WiMax player buys into Wi-Fi, spurns mesh

WiMax vendor Airspan plans to pull WiMax and Wi-Fi together, by buying Radionet of Finland for $1.9 million. The company has also branded mesh hotzones an expensive delusion, and delivered a scheme to avoid the early security troubles of Wi-Fi.

"What we've recognised over the last year or so, is that the integration of Wi-Fi and WiMax is even more interesting than Wi-Fi or WiMax on its own," said Paul Senior, vice president of marketing at Airspan. "We've been searching for the right acquisition."

As a start-up, Airspan will also benefit from the fact that Radionet is very well established in providing metropolitan coverage, with its own sales force and several successful installations. These include the Redkite network in London, which provides wireless leased lines from £395 per month, and Zonet, a hotzone the size of New York City (800 square km) that serves 60,000 people, set up in the Mäntsälä region of Finland by the local power utility.

So far, Radionet has been describing itself as "WiMax ready", using its own technology in the 2.4GHz spectrum for backhaul in its hotzones. "It's a point to point solution that allows us to build 80 Mbit/s links, based on tweaked 802.11," said Senior. While WiMax is going to be the long term strategy, this is "something we didn't have in our portfolio," he said.

Radionet and Airspan both agree that Wi-Fi with WiMax backhaul is the way to go for hotzones, and Senior pours scorn on the idea of mesh, currently basking in the reflected glory of Cisco's entry into the market.

"Mesh is OK for best efforts Internet browsing," said Senior, "but when you bounce through multiple hops, you get variable jitter and delay, which makes services like voice over Wi-Fi very problematic, and things like Internet gaming almost impossible." Mesh provider BelAir might disagree with that contention, having launched a QoS enabled mesh product this week.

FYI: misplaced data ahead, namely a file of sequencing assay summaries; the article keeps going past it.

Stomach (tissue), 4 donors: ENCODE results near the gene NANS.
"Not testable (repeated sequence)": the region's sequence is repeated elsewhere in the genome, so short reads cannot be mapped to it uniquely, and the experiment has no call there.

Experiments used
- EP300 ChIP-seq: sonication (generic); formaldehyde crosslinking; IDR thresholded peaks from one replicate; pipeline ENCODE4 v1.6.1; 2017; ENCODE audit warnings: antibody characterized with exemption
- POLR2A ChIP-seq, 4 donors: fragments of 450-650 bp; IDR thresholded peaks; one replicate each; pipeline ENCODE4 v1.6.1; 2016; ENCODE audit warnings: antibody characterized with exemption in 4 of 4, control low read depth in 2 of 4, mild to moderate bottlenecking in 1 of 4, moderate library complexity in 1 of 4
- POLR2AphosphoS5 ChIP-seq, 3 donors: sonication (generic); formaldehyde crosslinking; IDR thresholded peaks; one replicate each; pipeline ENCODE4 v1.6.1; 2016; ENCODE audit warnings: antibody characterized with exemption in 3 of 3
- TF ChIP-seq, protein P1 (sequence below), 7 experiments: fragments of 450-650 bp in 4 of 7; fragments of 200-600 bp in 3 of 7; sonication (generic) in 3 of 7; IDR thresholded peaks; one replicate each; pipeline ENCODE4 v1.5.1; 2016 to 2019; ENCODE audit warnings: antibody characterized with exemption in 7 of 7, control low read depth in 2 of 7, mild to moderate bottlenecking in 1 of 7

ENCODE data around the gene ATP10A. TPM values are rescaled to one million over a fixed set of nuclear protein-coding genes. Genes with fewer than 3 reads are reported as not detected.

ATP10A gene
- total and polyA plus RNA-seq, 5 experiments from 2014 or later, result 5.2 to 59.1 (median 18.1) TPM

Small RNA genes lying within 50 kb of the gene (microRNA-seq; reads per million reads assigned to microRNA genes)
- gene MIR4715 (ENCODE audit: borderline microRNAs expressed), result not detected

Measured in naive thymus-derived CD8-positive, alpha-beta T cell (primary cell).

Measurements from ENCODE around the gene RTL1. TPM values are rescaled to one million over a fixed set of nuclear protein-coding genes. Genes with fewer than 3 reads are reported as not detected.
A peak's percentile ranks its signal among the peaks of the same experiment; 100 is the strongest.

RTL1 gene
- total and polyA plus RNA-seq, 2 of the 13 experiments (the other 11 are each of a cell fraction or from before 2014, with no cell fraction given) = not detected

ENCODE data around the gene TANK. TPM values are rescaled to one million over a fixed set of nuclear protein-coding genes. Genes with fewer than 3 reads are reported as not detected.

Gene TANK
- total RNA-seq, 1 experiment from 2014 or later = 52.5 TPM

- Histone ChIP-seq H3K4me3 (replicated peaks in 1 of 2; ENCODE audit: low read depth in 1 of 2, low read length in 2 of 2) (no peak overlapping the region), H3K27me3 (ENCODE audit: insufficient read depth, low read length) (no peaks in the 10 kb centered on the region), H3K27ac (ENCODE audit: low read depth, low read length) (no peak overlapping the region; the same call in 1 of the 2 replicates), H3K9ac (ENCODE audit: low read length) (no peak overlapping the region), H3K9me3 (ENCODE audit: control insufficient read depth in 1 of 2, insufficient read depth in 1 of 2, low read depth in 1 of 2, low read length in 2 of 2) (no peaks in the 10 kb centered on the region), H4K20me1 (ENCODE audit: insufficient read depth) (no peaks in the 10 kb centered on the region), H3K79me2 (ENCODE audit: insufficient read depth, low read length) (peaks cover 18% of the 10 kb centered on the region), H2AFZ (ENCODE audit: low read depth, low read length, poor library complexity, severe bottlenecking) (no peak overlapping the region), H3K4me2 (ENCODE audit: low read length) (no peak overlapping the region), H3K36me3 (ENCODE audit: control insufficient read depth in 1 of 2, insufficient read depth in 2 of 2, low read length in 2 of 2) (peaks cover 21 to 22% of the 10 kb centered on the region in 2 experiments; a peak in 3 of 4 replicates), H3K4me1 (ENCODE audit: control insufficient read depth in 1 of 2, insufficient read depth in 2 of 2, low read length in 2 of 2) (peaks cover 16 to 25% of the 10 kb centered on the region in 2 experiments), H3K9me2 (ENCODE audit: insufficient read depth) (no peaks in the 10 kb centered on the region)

WiMax stations for backhaul will generally be cheaper than mesh points, said Senior, because they can be simpler, and because a standard will allow competition: "A WiMax/Wi-Fi node will cost one quarter the price of a Wi-Fi mesh node," he said. "You don't have to put any router technology in the node." The two products aren't necessarily comparable, but he said Airspan's integrated node costs $700, and Cisco's mesh points have launched at $4000.

Although Airspan already has a Wi-Fi / WiMax product, Radionet's technology will add in seamless roaming between the stations, he promised. The company has also got solutions for putting Wi-Fi on trains, in factories and down mines.

Airspan also claims to be the first to launch a device certification service, specified in the WiMax standard. To avoid the security problems which Wi-Fi struggled with in its early days, the WiMax Forum specified that WiMax hardware should have X.509 digital certificates embedded in it, that are provided and verified by a third party.

"We are the first people in the world to deliver 802.16 standard WiMax certification," said Senior. "We are using Verisign for our certification services. WiMax is going to be robust and secure out of the box. We are not going to repeat the fiascos of Wi-Fi.

This story, "WiMax player buys into Wi-Fi, spurns mesh" was originally published by Techworld.com.


Copyright © 2005 IDG Communications, Inc.

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